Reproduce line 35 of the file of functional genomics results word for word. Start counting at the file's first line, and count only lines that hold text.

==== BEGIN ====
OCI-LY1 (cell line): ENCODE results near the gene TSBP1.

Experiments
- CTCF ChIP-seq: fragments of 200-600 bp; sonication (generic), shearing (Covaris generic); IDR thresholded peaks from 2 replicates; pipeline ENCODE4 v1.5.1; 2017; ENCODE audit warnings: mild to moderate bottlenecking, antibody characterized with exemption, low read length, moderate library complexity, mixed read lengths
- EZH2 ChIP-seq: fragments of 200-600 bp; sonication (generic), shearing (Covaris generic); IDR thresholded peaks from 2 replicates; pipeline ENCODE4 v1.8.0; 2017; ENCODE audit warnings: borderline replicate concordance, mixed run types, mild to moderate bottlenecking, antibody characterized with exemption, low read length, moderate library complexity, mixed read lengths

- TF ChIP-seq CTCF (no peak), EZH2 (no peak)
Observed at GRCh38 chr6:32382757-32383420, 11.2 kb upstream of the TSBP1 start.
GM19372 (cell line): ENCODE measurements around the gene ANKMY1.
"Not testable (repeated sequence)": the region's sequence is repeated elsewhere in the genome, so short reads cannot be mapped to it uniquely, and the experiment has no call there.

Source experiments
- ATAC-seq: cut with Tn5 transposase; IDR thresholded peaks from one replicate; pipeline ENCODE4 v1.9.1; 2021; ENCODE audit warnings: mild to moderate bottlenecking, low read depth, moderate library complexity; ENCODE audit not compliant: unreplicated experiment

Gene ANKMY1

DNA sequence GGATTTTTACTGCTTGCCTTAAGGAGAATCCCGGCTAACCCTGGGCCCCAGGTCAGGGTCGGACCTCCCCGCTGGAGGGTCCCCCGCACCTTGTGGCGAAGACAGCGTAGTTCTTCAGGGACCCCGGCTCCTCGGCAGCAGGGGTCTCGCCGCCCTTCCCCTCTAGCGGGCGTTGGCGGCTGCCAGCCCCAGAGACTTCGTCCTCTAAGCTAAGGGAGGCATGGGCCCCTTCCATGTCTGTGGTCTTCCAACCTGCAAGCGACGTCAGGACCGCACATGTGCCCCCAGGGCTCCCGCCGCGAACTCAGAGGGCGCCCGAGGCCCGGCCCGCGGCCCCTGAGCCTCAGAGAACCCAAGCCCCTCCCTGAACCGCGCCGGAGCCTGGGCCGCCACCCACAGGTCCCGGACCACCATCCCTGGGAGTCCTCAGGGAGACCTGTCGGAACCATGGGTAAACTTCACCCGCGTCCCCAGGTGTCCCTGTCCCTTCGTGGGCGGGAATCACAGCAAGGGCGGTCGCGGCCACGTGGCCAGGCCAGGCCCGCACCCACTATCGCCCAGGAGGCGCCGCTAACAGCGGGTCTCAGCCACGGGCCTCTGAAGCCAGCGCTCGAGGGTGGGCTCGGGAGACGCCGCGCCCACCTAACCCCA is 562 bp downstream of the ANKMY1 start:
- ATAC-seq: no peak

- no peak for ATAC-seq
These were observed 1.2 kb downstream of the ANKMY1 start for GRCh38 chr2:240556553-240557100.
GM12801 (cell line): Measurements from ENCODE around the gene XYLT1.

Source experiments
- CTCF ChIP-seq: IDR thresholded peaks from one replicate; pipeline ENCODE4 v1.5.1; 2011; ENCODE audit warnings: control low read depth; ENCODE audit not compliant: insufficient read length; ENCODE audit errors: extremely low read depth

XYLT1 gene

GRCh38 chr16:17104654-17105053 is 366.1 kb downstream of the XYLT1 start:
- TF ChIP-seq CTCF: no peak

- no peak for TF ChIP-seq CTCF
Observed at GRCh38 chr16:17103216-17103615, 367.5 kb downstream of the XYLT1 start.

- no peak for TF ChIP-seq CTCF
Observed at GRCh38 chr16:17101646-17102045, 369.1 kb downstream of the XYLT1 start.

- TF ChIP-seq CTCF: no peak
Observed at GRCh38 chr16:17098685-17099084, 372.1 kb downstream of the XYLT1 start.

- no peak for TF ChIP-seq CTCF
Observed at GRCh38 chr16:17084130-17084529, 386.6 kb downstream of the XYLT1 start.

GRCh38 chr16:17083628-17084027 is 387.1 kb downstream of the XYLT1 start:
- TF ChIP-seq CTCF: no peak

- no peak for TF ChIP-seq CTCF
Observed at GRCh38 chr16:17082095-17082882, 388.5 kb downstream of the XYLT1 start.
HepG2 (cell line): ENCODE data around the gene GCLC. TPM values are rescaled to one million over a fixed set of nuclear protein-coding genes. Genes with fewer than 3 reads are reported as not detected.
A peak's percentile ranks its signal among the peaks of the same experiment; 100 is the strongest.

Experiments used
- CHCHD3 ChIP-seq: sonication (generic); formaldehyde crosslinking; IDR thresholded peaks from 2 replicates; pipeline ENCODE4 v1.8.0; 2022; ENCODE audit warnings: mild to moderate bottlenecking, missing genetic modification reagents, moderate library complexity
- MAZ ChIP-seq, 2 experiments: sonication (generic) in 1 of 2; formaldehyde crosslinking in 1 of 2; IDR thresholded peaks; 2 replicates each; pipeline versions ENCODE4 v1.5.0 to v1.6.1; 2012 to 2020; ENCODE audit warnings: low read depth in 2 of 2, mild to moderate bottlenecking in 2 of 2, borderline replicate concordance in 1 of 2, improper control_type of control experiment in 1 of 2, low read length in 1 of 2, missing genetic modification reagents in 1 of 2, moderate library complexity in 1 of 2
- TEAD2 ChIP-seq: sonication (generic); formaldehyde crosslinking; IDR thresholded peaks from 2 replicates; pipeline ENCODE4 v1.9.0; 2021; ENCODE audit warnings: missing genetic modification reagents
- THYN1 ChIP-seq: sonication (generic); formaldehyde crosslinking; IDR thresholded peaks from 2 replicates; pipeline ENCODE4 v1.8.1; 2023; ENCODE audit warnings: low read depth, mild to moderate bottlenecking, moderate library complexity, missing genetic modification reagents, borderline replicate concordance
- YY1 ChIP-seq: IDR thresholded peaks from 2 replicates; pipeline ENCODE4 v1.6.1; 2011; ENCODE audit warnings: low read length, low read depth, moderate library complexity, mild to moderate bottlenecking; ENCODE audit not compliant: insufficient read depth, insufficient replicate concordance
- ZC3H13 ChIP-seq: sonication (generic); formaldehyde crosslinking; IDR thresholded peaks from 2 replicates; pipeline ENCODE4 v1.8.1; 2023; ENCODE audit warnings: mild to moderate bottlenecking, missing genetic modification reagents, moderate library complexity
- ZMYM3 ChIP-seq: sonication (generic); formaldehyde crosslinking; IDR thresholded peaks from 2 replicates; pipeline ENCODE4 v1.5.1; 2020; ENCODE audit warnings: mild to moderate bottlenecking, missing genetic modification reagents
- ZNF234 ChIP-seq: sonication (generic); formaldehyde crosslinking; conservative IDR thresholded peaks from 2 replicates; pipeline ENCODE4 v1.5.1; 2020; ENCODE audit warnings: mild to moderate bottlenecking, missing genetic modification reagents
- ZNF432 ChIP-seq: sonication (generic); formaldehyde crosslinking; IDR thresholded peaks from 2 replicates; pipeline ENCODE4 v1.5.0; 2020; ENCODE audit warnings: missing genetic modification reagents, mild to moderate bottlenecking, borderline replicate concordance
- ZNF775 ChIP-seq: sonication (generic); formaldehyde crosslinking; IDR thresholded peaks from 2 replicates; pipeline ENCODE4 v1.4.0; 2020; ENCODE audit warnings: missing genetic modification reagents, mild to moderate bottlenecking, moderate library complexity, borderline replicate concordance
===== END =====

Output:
A peak's percentile ranks its signal among the peaks of the same experiment; 100 is the strongest.